TPD: There’s maybe not one high?

GGP: Sure. Because there are different styles people love.

TPD: So if you want to find an espresso that’s good for you, you need to find a barista you agree with, stylistically?

GGP: Yes, but the barista is limited by the shop. Not only limited, but elevated. But you need the shop. It should be a cooperation.

TPD: Sorry we ran out of time! Thank you Gigi!


Interview with Michael Nusair from &

Burger Commandments

Interview with Michael Nusair from and
Monday, May 12 2014

The Backstory

I became aware of Michael’s work about a year ago when I found his website I immediately marked it down as Toronto’s only “burgerdown” an idea as similar in concept and method to Toronto Phodown as they come.

Michael, moreover, in seeking Toronto’s best burger, tugs at my heartstrings in a different manner. Having spent the bulk of my life in the south of the U.S., a love of burgers was fired within me from a young age (for better and for worse). Long story short (too late): Michael is doing important work by performing an in-depth study of the hamburger in Toronto, both seeking to rate each one on his four-point scale and performing a longitudinal study, tracking trends in burger preparation over time. I should also note he’s been a hell of a lot more consistent than my fledgling project, which has become more travel and general food blog than a proper phodown.

The Interview

Toronto Phodown (TPD): Hi Michael, thanks for doing this.

Michael Nusair (MN): No problem!

TPD: What is the genesis of your love of burgers?

MN: I’ve loved burgers for as long as I can remember. I honestly don’t think there was one single “aha!” moment for me, burgers have just always been something I’ve been into.

I will say that there are a couple of things that really got me to start thinking more seriously about hamburgers, and provided the impetus for Tasty Burgers. The first thing is the blog Serious Eats, and specifically their sub-blog A Hamburger Today. I’ll admit that Tasty Burgers is more than a little bit inspired by that site.

The second thing is George Motz’s great book, Hamburger America. Obviously there are no Canadian burger joints in that book, but it’s well worth a read regardless.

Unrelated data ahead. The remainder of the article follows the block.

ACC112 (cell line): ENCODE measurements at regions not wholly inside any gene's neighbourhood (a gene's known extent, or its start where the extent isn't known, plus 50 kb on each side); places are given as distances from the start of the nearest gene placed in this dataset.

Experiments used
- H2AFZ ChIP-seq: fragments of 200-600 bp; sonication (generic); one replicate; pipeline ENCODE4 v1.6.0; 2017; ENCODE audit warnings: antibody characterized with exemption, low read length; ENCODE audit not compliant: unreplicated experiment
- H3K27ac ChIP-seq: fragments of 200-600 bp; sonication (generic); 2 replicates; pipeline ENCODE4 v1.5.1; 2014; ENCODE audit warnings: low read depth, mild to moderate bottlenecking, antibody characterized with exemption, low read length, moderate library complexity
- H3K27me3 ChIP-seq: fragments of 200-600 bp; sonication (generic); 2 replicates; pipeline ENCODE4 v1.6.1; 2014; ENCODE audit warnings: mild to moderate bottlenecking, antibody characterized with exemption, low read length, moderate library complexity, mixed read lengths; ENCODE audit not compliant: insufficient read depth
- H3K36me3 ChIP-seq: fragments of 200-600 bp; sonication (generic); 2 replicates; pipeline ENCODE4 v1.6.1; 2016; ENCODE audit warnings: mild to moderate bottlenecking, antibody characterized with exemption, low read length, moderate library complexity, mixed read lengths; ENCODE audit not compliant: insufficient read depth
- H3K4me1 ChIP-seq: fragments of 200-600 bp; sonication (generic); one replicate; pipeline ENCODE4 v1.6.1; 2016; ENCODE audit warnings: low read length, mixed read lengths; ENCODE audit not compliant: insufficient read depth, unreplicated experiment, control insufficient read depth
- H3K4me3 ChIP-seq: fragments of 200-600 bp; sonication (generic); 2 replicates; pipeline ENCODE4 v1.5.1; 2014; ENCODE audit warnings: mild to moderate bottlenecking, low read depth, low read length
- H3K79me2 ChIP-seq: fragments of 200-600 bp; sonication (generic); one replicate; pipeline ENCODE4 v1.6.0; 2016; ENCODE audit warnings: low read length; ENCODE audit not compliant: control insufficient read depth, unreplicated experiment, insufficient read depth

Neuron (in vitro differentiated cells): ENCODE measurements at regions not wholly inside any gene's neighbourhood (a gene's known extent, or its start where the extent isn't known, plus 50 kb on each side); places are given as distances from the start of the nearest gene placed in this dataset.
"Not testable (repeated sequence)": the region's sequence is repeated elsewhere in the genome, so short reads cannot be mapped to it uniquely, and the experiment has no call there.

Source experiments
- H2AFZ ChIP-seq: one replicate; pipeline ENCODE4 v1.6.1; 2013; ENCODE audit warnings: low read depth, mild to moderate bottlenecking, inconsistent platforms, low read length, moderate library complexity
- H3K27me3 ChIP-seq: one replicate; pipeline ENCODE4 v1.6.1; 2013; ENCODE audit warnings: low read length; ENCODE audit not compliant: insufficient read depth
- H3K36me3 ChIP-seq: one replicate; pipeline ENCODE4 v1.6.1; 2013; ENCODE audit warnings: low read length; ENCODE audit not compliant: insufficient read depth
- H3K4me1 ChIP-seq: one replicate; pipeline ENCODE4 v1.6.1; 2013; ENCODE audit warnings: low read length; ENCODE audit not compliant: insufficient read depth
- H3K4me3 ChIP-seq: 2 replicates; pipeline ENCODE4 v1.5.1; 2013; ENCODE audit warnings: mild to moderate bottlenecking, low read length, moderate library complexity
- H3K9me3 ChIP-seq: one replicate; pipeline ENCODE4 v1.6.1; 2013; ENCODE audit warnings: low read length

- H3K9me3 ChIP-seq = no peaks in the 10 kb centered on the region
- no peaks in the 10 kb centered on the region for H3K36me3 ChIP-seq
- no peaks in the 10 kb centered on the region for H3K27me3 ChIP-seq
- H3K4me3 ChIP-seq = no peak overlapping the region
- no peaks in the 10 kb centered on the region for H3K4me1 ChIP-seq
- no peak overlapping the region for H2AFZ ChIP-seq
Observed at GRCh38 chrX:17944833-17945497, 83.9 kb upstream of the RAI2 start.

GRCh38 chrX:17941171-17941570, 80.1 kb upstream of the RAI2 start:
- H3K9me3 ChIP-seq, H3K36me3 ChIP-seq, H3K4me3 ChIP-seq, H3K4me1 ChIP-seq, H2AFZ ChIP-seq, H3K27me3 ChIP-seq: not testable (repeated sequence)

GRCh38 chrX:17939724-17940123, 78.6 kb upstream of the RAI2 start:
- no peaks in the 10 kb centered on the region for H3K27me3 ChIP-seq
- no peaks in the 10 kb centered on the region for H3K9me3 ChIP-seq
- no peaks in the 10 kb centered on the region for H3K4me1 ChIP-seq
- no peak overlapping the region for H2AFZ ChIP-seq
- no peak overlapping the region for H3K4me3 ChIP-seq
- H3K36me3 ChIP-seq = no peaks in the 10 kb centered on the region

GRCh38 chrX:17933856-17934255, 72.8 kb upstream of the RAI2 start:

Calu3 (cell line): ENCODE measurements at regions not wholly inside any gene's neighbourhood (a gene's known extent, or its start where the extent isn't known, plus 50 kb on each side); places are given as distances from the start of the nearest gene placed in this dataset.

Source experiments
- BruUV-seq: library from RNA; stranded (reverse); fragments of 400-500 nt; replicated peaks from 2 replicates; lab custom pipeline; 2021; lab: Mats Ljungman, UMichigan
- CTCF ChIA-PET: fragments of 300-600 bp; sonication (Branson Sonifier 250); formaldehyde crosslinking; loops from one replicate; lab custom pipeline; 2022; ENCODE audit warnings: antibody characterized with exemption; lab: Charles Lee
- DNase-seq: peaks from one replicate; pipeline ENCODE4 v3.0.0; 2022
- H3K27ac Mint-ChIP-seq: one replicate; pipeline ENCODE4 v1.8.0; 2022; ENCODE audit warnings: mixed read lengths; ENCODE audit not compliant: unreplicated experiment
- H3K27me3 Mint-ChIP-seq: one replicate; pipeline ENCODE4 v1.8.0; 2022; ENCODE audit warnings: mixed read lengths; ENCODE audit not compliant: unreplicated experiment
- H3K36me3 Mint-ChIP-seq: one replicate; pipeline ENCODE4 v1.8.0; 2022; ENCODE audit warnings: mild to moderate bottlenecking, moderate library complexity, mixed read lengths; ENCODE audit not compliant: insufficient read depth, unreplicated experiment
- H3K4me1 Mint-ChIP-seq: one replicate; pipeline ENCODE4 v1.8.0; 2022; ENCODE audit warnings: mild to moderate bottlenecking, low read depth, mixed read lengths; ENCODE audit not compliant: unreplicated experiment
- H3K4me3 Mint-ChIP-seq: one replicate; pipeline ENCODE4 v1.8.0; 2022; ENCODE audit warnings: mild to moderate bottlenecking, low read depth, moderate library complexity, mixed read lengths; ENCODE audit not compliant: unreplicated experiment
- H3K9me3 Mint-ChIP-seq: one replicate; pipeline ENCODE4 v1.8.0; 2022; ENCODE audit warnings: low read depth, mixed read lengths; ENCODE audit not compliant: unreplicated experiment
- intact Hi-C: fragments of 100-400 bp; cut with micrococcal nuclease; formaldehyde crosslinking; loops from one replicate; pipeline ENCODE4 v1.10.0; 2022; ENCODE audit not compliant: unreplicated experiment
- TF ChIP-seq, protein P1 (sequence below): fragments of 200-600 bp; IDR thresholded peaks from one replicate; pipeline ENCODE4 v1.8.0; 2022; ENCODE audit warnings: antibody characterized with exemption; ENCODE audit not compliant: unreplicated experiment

Between that book and that blog, and getting increasingly frustrated with the fact that no one was writing about burgers in Toronto in a way that I deemed satisfactory, Tasty Burgers was born.

TPD: What caused you to settle on the 0-4 omnibus Tyrion scale? As you know, I prefer a more specific set of metrics – I could easily see you considering such a thing at some point in Tastyburger’s history (e.g., 0-4 for the beef; 0-4 for the bun, etc). [Editorial Note: At this point I was under the impression that the images Michael uses for his rating scale were those of Tyrion Lannister.  I was mistaken.]


MN: I feel like, for the most part, I want the review to speak for itself. I do get a little bit frustrated with the four star rating system sometimes, because, for example, some places I gave three stars to are markedly better than other places that got the same ranking. But not better enough for a 3.5.

If anything, though, I’d change the rating system to something even less specific. Like a Siskel & Ebert style thumbs up or thumbs down. Obviously the more specific scale is working for you, but I honestly have no idea what the difference would be between, say, a hamburger that deserves 8.5 out of 10, and one that deserves 8.6.

TPD: Speaking of your rating scale, why the Dink?

MN: That’s actually Samuel L. Jackson from Pulp Fiction! Hence the name. (“Mmm-hmm, this IS a tasty burger!”)

Speaking of Game of Thrones though, that show and Tasty Burgers are pretty much exactly the same age. Thrones premiered in April of 2011, and I posted my first review in May. Coincidence?? Yes. Yes it is.

[Editorial note: this is very embarrassing for me]

TPD: I noticed you often defer to the restaurant when choosing a burger to rate, ordering their specialty. While this may certainly be a fair way to go about things, do you ever worry you sacrifice some empirical rigor? For instance, the special at each restaurant may be quite different, whereas ordering a plain burger at each would yield more comparable ratings across restaurants.

MN: Yeah, that was definitely on my mind a lot when I first started the blog. My thinking is that I want to review whatever the restaurant feels is their signature item. There have been a few times where I thought that the signature burger was just too heavily condimented, and in those cases I got something simpler. But for the most part I think it’s probably worth sacrificing a little bit of consistency to provide a more generally helpful review; I think more people are going to want the restaurant’s signature burger, and will be looking to see how that tastes.

TPD: Which of the Ten Burger Commandments is most often broken?

MN: A few years ago I would have said the fifth commandment (“Thou shall not mix onions, garlic, breadcrumbs, and/or any kind of spices into your hamburger”), but I feel like Torontonians have slowly realized over the years that all you need to make a great burger is good quality beef. A lot of older places still serve meatloaf burgers, but very few new ones do. Thankfully.

So now I’d say it’s the third one (“Thou shall not use beef that is too lean”). It’s absolutely insane to me how many places get this wrong. I think a lot of places are under the misguided notion that they should make their burgers leaner so that they can be healthier, which is absurd. I also think that a lot of places like to advertise that they make their burgers out of cuts like sirloin, because it sounds fancier, not realizing that sirloin is probably the worst cut of beef to make a burger out of. Juiciness comes from fat. If you make a burger out of lean beef and cook it past medium (which 90% of Toronto burger joints do), it’s going to be dry ten times out of ten. That’s not my opinion, that’s a fact. So it happening so often in Toronto is as upsetting as it is baffling.